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JUNE 2-8, 2016 Vol. 17 No. 39

Est. 1998

The San Diego County Herald, LLC

East County’s Only Photojournalism Publication

St. Madeleine Sophie’s Center

50th Anniversay Celebration Get Your Community Fix!


NEWS In the

East County

Est. 1998

PAGE TWO • JUNE 2-8, 2016

Congressman Hunter Welcomes Presidential Hopeful Donald Trump

Open House Sunday, June 5 •12-4pm

Refreshments Served Rancho Palo Verde 2085 Via Trueno, Alpine, CA 91901 Current Price: $1,100,000

5 Bdrm, 5 Full Baths, 1 Half Bath, 4 Fire Places, Below Ground Swimming Pool, 4,934 sq. ft., Built 1988.

SAN DIEGO — Congressman Duncan D. Hunter (left), along with his father, former Congressman Duncan L. Hunter (second from right) and his son Duncan L. Hunter (right) welcome Presidential hopeful and G.O.P. Nominee Donald Trump (second from left) to San Diego, Friday, May 27. Trump held a campaign rally with supporters at the San Diego Convention Center.  He discussed immigration policy, military veterans, and the Trump University lawsuit.  The California presidential primary would take place on Tuesday, June 7.

Local Resident Hits it Big at Sycuan Casino EL CAJON — Chula Vista resident Falina R. (pictured right) turned pennies into $1.22 million while playing on Sycuan Casino’s Buffalo Grand slot machine, Wednesday, May 25. Unlike the popular theory that you have to play big to win big, Falina’s fortune was a result of a small bet on the lucky machine, which then hit the game’s huge progressive jackpot payout. “Our guests have been on a hot streak lately,” said John Dinius, general manager at Sycuan Casino. “In March we had another $1.25 million winner and a few weeks later a $660,000 winner. The energy in the casino right now is incredible – and the amount of jackpots we’re handing out is extraordinary. We can’t wait to see who our next big winner is. It just takes one push of a button to change the entire course of a person’s day – or life!” Sycuan Casino is home to 2,000 lucky slots and over 40 table games in both smoking and nonsmoking environments. The casino also offers a poker room, a wide variety of dining venues

Sunken living room • Formal dining room • Wet bar • Oversized Laundry with granite counter tops and lots of storage • Tankless water heater system. Family room and kitchen with a window walled view of the gorgeous patio, pool and Gazebo • Beautiful usable acreage landscaped with trees, a fruit tree orchard, and large raised vegetable garden beds • A well on property provides irrigation for all landscaping • Includes private access to 65 acre Palo Verde Lake, with adjacent large covered Pavilion with tables, BBQ’s, play ground, a sand volleyball court, diving platforms, fishing for large mouth Bass, swimming, boating, kayak, and more • Complete with a luxurious Clubhouse overlooking the lake with a full kitchen, fitness center and dance floor •Horseback riding, arenas, tennis courts • Gated community.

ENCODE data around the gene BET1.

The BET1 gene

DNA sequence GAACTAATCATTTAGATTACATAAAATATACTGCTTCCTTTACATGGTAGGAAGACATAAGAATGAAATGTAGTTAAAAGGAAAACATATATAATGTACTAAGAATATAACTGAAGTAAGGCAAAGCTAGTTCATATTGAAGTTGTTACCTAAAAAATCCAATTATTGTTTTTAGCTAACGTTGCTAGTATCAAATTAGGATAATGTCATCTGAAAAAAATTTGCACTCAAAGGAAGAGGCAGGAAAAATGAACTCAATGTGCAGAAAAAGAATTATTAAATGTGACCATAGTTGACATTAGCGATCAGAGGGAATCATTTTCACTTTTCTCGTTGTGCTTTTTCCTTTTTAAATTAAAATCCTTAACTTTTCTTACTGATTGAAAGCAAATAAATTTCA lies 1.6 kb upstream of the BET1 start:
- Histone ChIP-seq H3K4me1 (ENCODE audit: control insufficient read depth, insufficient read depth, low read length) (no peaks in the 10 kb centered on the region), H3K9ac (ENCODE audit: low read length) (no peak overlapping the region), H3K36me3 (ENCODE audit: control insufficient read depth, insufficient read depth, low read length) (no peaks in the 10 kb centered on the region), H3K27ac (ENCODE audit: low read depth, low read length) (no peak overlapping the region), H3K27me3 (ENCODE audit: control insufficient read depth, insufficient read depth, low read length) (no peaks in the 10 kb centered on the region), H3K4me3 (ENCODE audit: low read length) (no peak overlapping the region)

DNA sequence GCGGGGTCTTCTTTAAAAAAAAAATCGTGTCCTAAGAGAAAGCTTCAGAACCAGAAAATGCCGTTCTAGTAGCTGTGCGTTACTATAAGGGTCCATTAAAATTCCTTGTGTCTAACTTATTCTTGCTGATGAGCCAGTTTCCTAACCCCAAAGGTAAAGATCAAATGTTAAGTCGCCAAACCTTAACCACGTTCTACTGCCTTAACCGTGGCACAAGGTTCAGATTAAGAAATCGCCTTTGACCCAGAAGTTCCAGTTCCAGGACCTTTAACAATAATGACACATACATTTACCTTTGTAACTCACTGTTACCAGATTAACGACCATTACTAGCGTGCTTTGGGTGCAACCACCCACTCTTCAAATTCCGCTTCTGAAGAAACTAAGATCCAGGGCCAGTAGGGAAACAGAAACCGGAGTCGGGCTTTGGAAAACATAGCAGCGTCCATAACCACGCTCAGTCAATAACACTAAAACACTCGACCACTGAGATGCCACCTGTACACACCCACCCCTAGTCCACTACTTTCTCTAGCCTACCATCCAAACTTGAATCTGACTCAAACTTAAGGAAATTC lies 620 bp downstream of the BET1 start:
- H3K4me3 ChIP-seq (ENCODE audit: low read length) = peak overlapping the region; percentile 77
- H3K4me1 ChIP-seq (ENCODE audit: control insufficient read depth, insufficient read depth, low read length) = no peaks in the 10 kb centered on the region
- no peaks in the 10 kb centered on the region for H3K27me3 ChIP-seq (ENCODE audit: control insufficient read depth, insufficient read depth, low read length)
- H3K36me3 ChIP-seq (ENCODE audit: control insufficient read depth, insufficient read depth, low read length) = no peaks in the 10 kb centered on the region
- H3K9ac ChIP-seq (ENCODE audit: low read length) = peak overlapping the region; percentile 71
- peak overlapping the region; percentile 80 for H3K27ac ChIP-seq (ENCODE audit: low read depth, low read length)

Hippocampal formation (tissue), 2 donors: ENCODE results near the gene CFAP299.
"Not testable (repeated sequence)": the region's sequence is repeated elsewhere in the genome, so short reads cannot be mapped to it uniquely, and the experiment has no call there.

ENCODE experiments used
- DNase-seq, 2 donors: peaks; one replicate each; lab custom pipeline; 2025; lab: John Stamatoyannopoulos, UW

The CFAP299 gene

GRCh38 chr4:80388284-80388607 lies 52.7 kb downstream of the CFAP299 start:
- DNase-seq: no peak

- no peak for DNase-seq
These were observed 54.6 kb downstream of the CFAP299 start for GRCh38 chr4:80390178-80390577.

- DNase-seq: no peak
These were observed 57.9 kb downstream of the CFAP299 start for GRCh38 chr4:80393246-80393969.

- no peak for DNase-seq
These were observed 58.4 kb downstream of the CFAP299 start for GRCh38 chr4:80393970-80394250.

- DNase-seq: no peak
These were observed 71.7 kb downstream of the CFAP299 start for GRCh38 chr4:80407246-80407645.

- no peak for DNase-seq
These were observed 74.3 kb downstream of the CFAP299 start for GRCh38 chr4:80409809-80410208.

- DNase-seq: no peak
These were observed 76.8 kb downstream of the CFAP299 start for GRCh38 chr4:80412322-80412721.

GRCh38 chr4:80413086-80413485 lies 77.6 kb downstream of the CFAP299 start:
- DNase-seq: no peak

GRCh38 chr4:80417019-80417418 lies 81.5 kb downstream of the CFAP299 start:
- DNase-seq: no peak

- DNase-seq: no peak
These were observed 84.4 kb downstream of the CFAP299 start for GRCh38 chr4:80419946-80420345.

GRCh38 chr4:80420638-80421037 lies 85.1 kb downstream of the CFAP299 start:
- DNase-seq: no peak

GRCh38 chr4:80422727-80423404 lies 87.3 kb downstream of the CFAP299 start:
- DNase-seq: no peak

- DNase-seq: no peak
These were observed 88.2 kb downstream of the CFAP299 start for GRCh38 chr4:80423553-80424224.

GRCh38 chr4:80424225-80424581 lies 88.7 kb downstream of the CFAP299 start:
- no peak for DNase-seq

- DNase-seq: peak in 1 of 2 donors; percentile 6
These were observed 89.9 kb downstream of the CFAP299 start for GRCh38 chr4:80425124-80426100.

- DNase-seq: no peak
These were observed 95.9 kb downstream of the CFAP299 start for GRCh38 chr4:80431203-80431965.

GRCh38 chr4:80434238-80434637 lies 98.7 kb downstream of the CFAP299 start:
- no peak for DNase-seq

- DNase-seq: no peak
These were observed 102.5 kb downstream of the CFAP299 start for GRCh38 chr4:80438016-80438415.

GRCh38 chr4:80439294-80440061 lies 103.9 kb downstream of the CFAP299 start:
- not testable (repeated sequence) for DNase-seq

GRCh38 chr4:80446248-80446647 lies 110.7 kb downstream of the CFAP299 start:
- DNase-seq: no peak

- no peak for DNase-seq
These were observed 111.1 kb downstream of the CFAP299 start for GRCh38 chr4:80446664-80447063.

Teresa K. Johnson, Realtor calbre#02001335 Pacific Growth Sales 619.203.1603 Jeff Campbell & Associates 1935 Alpine Blvd Alpine, CA 91901 © The East County Herald

On The Cover EL CAJON — St. Madeleine Sophie’s Center (SMSC) held their 50th Anniversary celebration Wednesday, May 25 among their beautiful gardens and pool setting on site. El Cajon Mayor Pro Tem Tony Ambrose (left) presents SMSC CEO Debra Emerson Turner with a proclamation in recognition for 50 years of exceptional service to developmentally disabled adults.

including Paipa’s buffet, GameDay Sports Bar & Grill and Wachena café, the 457-seat Live & Up Close entertainment venue and more. Sycuan Casino began as a humble Bingo Palace back in 1983. Now, 32 years later it has become a community landmark. Undergoing a massive renovation in 2012, Sycuan now features 2,000 exciting reel and video slot machines, more than 40 gaming tables, poker, bingo and a variety of restaurants to choose from.

Cover:Jay Renard/ The East County Herald Cover design: Steve Hamann / The East County Herald

See more P8-P9 and at www.echerald.com


SERVICE DIRECTORY Herald Business

PAGE THREE • JUNE 2-8, 2016

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OPINiON

Politics and

PAGE FOUR • JUNE 2-8, 2016

The East County Herald strongly believes in the freedom of speech and the rights of all sides of an issue to be heard. The letters and guest opinions/commentaries published herein present differing points of view, not necessarily reflecting those of the publisher, The Herald or it’s advertisers. Note: Letters and opinion/commentary pieces may be edited due to space restrictions. Send all letters, opinions/commentaries to: editor@echerald.com

So Cal Focus with Thomas D. Elias

At Long Last, Signs Brown Acting on Corruption

F